The cut and textured clay is formed into vessels and as each piece dries it gently warps and shifts resulting in an organic and distinctive shape, reflecting how life’s experiences mould and change us. Clay is a natural resource and working with it is a considered and slow process which cannot be rushed. Once it is thoroughly dried the work is bisque fired to 860 degrees centigrade.
As we walk across the beautiful beaches of Shetland the sands and stones beneath our feet have all the ingredients within them for glazes. There are feldspars, silicas, minerals and iron, some shiny with mica, others with crystal, some with inclusions, all telling the story of their creation by explosion, heat, pressure, extreme cooling. I am fortunate to be able to buy these materials ready processed. The nature and colour of these stones are hugely inspirational in the glazes I make.
Materials and water are carefully weighed out into a bucket and the glaze is left to slake down for several days. After sieving and testing the specific gravity and the glaze is ready to use. My favourite glaze has depth and variation which comes from a material called rutile. Rutile is an oxide that consists mainly of titanium dioxide and iron, but it is the impurities in material which give it character. It is the imperfections that make life interesting. I am constantly testing recipes and amending materials to make glaze that represents the colours, textures and depth of the landscape here in Northmavine.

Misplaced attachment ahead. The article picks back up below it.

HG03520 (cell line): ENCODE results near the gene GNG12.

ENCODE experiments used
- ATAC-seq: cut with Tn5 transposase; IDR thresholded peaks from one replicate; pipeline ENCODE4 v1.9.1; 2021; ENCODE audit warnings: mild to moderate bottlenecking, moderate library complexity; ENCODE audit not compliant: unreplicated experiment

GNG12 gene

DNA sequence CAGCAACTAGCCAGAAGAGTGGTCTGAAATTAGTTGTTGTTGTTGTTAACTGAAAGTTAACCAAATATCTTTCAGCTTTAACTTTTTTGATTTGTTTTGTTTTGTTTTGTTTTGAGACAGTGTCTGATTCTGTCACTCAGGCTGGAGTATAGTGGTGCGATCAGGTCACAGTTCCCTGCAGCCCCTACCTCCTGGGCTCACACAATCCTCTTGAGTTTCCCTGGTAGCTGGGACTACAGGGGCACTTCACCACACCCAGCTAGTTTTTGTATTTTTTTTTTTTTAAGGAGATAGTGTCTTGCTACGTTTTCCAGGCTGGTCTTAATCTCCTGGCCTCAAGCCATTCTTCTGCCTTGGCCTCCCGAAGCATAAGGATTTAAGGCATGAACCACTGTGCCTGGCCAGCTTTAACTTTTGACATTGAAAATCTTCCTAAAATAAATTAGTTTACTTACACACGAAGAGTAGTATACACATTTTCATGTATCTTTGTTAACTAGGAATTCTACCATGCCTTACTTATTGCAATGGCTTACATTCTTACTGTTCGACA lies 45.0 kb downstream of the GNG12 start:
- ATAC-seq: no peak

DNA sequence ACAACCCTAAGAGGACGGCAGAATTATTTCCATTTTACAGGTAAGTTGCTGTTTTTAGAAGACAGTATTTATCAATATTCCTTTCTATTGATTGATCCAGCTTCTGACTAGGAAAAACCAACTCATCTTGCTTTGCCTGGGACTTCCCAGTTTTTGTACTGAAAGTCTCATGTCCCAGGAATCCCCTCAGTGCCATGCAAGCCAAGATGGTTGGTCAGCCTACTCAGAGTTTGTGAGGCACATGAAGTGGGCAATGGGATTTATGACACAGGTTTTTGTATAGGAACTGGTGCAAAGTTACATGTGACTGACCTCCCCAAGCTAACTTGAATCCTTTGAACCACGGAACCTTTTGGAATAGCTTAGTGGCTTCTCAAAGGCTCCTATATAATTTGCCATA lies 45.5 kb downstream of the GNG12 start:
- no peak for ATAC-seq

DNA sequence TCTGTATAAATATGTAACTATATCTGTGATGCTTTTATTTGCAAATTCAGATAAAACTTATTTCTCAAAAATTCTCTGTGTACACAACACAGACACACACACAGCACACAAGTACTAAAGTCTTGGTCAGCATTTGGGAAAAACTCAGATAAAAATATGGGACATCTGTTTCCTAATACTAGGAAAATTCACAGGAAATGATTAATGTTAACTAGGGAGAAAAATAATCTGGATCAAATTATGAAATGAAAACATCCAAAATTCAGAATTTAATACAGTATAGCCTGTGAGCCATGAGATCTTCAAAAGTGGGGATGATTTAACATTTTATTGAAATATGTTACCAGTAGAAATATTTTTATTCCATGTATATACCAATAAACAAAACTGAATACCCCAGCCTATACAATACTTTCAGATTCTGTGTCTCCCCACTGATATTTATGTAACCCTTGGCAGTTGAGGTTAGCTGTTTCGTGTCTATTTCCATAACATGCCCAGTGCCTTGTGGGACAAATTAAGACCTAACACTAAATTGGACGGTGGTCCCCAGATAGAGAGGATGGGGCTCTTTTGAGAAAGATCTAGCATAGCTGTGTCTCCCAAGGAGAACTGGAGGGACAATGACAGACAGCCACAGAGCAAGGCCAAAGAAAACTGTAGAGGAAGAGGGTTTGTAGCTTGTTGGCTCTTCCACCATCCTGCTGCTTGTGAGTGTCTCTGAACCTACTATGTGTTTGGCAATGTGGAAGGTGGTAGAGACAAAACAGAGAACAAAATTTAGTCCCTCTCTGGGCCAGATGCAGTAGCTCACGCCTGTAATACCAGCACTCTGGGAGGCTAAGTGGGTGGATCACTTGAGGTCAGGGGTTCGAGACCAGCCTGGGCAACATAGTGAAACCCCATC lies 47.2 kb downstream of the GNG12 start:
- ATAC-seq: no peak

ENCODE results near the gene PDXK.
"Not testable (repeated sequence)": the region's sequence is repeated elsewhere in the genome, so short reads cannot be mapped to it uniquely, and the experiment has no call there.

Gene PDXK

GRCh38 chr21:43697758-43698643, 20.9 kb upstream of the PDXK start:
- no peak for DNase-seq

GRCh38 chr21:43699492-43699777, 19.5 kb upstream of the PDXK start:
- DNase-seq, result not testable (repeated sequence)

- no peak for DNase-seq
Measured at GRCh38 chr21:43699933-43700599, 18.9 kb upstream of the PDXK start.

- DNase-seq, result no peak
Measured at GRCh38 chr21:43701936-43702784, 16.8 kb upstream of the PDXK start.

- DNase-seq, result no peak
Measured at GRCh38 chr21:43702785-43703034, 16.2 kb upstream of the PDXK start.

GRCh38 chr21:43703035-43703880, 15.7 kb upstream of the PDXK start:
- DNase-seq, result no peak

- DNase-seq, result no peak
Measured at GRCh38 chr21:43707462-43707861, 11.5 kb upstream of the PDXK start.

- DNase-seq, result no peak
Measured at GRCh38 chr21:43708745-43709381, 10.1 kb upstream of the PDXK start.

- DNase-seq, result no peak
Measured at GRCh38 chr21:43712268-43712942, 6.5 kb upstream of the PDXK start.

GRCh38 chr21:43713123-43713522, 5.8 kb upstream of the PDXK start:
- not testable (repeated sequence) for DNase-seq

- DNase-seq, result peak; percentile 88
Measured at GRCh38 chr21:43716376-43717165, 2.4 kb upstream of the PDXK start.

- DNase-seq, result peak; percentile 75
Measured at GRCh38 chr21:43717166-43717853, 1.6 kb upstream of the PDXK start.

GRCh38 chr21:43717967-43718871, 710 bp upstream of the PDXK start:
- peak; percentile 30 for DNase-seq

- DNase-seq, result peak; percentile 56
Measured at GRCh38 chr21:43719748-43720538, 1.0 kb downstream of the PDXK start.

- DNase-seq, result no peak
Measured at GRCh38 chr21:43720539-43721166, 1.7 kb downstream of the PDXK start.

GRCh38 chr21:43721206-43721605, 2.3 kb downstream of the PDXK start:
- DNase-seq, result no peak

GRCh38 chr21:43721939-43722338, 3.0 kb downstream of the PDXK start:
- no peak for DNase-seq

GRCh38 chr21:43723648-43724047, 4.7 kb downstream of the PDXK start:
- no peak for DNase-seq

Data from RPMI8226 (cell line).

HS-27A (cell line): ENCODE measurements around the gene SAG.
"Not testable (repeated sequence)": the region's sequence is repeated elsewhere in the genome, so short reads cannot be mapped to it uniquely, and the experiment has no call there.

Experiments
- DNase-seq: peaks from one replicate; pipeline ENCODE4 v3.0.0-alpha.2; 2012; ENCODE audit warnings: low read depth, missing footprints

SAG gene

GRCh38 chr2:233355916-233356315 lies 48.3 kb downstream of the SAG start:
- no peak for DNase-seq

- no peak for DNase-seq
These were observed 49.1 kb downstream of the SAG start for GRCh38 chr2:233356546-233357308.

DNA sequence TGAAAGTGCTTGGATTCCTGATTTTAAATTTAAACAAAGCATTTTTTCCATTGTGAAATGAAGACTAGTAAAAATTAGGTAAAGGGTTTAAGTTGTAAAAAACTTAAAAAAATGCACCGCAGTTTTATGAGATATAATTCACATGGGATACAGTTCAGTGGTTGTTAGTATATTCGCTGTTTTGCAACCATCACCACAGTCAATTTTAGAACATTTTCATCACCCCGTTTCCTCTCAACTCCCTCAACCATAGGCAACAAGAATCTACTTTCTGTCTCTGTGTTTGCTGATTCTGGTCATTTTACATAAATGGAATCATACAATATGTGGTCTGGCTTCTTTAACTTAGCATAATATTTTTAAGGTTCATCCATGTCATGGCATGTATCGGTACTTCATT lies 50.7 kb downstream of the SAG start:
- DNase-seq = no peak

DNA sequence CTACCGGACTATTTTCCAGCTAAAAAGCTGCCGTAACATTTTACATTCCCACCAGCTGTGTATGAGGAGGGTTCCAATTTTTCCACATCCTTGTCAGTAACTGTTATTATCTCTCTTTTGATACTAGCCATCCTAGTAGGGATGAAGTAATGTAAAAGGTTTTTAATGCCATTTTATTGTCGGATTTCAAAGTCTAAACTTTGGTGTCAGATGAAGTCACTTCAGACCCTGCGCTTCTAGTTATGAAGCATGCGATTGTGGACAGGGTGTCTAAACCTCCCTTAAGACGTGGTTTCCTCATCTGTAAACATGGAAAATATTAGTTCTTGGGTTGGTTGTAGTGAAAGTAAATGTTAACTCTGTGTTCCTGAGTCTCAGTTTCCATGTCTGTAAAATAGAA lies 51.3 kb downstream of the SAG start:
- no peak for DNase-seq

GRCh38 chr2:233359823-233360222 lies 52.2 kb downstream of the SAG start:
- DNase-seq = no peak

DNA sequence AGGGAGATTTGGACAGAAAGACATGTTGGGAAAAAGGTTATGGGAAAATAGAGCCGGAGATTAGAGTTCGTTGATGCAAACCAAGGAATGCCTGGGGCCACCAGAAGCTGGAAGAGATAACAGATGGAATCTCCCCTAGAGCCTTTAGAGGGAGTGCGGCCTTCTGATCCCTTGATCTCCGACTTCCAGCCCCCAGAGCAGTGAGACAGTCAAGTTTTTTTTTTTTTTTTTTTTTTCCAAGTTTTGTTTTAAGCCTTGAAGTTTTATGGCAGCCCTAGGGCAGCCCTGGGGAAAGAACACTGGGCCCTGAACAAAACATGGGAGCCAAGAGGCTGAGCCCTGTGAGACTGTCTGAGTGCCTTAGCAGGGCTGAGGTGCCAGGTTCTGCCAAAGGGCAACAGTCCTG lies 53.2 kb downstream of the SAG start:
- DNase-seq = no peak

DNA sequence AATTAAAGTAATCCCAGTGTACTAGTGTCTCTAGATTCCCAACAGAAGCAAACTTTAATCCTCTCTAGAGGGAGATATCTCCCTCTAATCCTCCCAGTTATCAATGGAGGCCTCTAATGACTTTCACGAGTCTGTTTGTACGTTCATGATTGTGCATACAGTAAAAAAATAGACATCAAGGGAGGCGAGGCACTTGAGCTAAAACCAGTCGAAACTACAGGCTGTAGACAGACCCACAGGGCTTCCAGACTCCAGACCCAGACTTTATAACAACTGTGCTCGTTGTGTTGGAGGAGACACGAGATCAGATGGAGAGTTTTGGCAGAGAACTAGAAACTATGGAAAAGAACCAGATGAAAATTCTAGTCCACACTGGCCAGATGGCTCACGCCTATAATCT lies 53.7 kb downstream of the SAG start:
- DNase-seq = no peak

From my workshop door I look out across the voe to the Bjorgs. In summer the sun is high in the sky, pots are drying outside in the gentle breeze, sheep are taking their ease and the chatter and cry of birdlife is all about us. The vegetable garden is full of abundance offering treasures of salads and broad beans. Garlic scapes are shooting skyward and early potatoes are nearly ready. The turquoise reflection in the water tempts reluctant wild swimmers, ragged robin nods in the wind and long light evenings bring a lightness and joy.
We drink in this ease of living knowing that the nights will be drawing in, the warmth of home will lure us back into the fireside. The summer work will soon be done, and we can begin the process of wintering, reflecting and restoring our souls ready for the return of the light next year. All is in hand, all is well. The earth tilts, the seasons change and the gentle rhythm of the music of life continues, as it always has done.